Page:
Low Prices = More Customers? Not Always

May 20, 2007

Found this Harvard Business School Press article on pricing in the media business. It`s an excerpt from the book “Manage for Profit, Not for Market Share” from Hermann Simon, Frank F. Bilstein and Frank Luby.
The authors argue to avoid proactive price cuts: ” They make you poorer, unless you have the evidence, the data, and the math to prove otherwise. You run a company, not a charity.”
In the article they have a short case study about Universal Music and their price cuts in September 2003.

Interesting is the unusual point of argumentation cause everywhere in the press your are reading “CD prices are to high…” So the authors make some good points why UMG was wrong to cut prices.
But there were two things in their argumentation I disagree with.

“If nearly half of all music buyers in the United States haven’t seen a high school classroom in almost twenty years, these are probably not people who have abandoned retail stores. Instead, these are the same people who pay hundreds of dollars for Bruce Springsteen or Rolling Stones tickets. . . . They have a proven willingness to pay for music.”

I agree, that older customer have a higher price point for CDs, but to argue they will pay this prices because they pay this high prices for concert tickets is wrong. The market for recorded music has changed and the consumer behavior is changing .
The older people pay the higher CD price cause of convienience, the habit of buying and loving analog products, missing know how or interest in the digital music world. That has nothing to do with the entertainment pricing. If the money get short, they would soon change their price point and go to the concert anyway.
There is definetely a willingness to pay for music under young and old consumers alike. The young ones just spend their money more for tickets at the moment (The live entertainment industry has a big market growth in the last years. Ticket prices still growing.)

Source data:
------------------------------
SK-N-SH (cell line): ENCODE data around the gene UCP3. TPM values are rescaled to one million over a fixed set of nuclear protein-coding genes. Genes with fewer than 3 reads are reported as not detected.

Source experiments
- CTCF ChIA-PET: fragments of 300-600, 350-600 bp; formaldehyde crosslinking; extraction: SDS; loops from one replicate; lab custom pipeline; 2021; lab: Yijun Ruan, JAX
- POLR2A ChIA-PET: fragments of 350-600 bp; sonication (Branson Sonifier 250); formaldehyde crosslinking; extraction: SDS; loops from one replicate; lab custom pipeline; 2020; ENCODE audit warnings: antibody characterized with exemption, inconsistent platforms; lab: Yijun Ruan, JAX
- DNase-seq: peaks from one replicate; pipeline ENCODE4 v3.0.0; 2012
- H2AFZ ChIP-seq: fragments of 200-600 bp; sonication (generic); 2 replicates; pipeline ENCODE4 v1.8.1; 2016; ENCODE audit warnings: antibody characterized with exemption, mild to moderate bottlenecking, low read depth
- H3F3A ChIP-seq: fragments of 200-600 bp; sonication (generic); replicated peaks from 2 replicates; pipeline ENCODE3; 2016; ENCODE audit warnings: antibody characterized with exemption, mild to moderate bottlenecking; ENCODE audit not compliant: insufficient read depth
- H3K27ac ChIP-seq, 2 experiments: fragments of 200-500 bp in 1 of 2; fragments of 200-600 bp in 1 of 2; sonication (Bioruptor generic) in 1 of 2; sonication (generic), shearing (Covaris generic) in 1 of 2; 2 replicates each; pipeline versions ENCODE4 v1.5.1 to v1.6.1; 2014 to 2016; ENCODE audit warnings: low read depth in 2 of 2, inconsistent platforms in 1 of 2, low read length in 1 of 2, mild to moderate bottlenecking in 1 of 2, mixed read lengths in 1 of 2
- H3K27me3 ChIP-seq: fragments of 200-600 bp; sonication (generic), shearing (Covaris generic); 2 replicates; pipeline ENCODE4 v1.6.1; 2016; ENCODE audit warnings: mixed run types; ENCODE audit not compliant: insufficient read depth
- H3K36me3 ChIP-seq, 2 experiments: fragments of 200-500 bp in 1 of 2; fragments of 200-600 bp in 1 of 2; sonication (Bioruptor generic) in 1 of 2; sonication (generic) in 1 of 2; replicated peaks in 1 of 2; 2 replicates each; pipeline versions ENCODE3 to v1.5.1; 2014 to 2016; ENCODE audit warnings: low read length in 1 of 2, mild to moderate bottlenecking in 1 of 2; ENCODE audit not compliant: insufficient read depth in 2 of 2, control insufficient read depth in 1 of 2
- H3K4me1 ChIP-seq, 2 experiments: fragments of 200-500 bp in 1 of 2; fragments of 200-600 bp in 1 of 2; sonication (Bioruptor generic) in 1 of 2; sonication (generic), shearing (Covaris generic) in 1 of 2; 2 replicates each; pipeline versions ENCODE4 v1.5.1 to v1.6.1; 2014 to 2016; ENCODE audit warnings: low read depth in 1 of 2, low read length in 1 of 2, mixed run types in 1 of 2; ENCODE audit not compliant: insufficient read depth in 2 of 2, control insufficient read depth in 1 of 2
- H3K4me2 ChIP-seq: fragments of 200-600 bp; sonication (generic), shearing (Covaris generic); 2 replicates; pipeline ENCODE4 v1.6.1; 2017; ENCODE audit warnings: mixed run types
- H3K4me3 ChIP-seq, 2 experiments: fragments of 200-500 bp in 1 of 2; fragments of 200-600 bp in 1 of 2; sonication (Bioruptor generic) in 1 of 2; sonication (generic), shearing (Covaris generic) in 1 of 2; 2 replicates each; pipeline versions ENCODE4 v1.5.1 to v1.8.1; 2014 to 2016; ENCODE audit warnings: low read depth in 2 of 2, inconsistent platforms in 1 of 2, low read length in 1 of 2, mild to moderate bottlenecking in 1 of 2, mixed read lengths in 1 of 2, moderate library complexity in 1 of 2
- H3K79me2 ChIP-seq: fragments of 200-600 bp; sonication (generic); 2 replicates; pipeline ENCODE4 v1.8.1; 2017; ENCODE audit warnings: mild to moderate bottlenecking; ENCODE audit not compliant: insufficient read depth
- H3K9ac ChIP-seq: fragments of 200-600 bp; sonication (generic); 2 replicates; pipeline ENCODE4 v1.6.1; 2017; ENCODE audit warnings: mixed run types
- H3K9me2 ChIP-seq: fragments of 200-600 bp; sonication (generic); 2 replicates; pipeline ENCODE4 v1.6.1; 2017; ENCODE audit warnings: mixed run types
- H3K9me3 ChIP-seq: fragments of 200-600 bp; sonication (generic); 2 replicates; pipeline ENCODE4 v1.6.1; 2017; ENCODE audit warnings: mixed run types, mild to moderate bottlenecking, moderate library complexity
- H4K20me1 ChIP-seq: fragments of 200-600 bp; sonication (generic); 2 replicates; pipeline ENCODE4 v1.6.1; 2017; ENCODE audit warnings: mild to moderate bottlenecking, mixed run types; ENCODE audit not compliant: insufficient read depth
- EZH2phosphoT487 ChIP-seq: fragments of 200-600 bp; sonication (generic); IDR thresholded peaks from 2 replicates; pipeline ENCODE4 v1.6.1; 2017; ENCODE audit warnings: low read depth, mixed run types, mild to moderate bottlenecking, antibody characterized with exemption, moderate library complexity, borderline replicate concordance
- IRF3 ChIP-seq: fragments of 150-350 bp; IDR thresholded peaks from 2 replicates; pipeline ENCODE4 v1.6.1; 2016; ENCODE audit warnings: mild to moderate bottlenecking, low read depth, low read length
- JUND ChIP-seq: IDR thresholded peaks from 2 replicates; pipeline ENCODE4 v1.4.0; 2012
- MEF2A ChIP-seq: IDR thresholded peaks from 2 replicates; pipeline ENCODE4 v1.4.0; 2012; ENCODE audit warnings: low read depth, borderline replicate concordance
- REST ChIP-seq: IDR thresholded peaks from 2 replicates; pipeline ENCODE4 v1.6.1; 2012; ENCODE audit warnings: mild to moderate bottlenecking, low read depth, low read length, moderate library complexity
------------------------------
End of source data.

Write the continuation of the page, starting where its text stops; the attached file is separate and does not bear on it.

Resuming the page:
The second point I disagree was the suggestion to an indirect price increase this way:

“(…) reduced the number of tracks on some discs. On a per-­song basis, this amounts to a price increase. Howard Stringer, at that time the chairman and CEO of Sony Corporation of America, said that consumers actually prefer fewer tracks on each CD, and added that putting fewer tracks on a CD could speed up the next release by the artist.19 Although this reflects a price increase—customers get less for their money and spend more often—it does not hurt them as long as the artist remains popular. This move reflects a return to the way record companies released albums decades ago.”

The decision how frequent you can do releases with an artist is much to complex and its often not the problem that there are no new songs of an artist.
The production of an album are fixed costs and I don`t think you can really save songs for the next album… Music is not a FMCG product where you make smaller packages, and save a lot of money.
Music is a creative product with fast moving trends. Is a potential “hit song” written today also a hit next year? Perhaps is it works for a few artists, but not for the whole industry.


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